A Local Area Network (LAN) facilitates the connection of computers and devices in a ‘local area’ (i.e. physically close to each other). Traditionally this has been a physical system which involves some type of hub or ‘switch’, plus cables running to each device. The cables nowadays are almost always Ethernet cables of one type or another (e.g. Category 5e or Category 6), though in it’s early days most LANs used coaxial cable – occasionally, you may still see the remnants of a coaxial cabling system in an old, musty office.
A LAN can also be extended over a wireless (Wi-Fi) network to allow both wired and wireless devices to connect on one ‘virtual’ network. This allows any wi-fi enabled device, including computers, tablets, phones, and even some printers and audio speakers, to participate in the network and share data with other devices on the network.
Usually a LAN is connected to the Internet via a single router (or in the case of a mission-critical environment, several routers to provide redundancy and increased capacity). Only the communications which need to reach a computer outside the LAN are passed through the router to and from the Internet.
Why do you need a LAN?
The benefits of having a LAN include:
- providing every device on the LAN with access to the Internet via a single broadband connection
- secure transmission of data between devices on the LAN – packets of data intended for other local devices never leave the LAN
- access to shared resources such as printers, network-enabled scanners, file servers, mail servers, and network attached storage
Although the term ‘Local Area Network’ can sound complex, in it’s most basic form it’s often up and running within a few minutes – when you subscribe to an ISP and they provide you with a modem/router, you unpack the modem/router from the box, plug it into the power, connect a couple of cables and connect to the wi-fi from you wireless devices, and you already have a network.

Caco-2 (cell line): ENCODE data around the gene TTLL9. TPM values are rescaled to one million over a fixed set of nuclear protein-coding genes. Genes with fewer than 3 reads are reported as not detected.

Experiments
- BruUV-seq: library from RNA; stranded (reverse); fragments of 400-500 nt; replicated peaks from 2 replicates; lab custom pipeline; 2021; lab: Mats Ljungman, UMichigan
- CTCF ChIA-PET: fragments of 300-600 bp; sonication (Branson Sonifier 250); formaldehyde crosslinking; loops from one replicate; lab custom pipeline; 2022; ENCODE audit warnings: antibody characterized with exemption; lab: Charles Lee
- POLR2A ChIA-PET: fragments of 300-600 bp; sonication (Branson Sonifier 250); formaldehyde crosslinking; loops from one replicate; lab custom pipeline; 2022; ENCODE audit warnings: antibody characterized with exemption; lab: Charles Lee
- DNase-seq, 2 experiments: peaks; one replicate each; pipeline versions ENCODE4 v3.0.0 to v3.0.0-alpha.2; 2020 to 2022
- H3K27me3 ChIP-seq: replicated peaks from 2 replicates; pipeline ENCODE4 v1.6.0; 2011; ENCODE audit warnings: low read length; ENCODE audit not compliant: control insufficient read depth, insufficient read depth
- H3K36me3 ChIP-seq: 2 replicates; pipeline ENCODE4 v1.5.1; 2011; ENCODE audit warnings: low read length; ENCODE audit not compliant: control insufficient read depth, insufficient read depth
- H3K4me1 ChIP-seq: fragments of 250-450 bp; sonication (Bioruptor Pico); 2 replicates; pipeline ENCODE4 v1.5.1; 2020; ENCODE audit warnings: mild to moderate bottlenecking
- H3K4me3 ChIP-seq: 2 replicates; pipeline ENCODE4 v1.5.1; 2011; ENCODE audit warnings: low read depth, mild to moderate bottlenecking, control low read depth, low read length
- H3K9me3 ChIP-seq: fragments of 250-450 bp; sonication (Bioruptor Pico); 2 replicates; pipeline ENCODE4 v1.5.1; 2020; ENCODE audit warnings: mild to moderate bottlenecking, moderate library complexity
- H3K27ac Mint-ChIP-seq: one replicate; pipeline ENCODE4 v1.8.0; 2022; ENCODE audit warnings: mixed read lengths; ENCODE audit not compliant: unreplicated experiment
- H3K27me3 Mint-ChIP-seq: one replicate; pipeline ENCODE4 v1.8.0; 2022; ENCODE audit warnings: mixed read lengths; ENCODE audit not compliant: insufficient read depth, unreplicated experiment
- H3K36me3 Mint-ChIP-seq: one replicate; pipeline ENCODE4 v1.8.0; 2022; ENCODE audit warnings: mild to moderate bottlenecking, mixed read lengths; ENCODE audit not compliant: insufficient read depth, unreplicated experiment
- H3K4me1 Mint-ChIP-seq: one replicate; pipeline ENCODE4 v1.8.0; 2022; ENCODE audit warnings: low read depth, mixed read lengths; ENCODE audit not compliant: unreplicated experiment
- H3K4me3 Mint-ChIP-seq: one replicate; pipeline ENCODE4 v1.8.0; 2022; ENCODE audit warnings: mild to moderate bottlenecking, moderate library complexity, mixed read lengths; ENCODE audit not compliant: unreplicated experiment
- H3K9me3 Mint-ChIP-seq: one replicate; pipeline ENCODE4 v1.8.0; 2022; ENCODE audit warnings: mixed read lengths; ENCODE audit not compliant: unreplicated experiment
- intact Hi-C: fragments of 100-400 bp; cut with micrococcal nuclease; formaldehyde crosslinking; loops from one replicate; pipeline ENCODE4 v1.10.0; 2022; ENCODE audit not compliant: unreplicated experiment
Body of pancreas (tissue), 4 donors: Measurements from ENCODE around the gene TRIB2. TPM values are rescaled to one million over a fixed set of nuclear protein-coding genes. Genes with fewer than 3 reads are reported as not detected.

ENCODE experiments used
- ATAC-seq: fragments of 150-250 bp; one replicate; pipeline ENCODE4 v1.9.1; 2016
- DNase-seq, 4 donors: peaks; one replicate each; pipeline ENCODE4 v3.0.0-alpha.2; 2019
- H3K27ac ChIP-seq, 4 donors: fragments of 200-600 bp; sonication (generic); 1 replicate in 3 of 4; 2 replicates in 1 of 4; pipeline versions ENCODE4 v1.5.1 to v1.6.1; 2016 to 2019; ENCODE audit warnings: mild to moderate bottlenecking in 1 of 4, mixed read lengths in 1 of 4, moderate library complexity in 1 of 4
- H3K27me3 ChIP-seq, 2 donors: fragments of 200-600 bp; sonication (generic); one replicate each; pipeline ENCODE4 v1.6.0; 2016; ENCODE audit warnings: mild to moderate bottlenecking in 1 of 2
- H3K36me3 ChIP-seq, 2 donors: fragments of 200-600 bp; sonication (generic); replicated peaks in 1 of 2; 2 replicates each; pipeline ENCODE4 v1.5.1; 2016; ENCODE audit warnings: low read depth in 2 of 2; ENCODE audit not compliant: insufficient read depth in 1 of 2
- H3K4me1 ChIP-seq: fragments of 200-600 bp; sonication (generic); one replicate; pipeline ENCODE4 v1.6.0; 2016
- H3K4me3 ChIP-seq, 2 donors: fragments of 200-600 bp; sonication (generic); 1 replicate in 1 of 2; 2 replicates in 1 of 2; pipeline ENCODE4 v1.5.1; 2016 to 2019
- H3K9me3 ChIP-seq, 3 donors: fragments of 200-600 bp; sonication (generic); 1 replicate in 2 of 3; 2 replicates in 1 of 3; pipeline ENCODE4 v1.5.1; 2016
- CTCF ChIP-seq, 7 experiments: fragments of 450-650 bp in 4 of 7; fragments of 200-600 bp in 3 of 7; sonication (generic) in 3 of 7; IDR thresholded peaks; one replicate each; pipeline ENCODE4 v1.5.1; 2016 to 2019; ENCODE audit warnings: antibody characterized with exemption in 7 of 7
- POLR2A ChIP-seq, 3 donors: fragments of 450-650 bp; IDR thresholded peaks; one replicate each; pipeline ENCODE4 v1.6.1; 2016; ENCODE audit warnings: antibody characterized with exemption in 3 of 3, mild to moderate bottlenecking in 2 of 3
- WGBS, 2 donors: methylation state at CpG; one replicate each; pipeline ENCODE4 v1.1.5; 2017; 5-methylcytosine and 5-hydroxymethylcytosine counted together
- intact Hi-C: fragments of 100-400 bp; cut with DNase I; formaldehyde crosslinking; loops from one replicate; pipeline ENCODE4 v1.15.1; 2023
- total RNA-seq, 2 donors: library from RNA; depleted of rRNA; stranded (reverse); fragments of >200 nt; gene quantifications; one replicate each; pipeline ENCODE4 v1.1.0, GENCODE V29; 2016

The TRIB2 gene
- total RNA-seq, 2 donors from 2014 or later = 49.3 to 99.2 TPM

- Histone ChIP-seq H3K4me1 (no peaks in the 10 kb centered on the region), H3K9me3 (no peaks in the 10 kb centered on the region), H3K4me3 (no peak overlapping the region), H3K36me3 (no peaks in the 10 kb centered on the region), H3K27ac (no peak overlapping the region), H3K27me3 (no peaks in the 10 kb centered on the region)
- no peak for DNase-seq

So, in answer to the question “Do I need a LAN?”, the answer is probably that you already have one if you have a broadband internet connection. The question should really be, how big a LAN do I need?
If you want to put a small team into an office, chances are you’re going to want at least a half dozen ‘ports’ on your LAN – four or five for computers, one for a printer, perhaps another for some Network Storage, and probably a few for telephones – yes, nowadays one of the best ways to set up phones in your office is to use VoIP phones from a company like MyNetFone, Engin, or Exetel – you typically order your handsets from the VoIP provider and, when they arrive in your office, you simply plug them into the internet and you’re up and running.
In more complicated scenarios, you may also want to host various data in-house, in which case you could have to do some more configuration. Topics like file servers, mail servers, firewalls, port forwarding, and static IP addresses are a topic for a more technical article – but if you’re reading this article, those things are not likely to be a current concern for you.Tags: LAN, network, office technology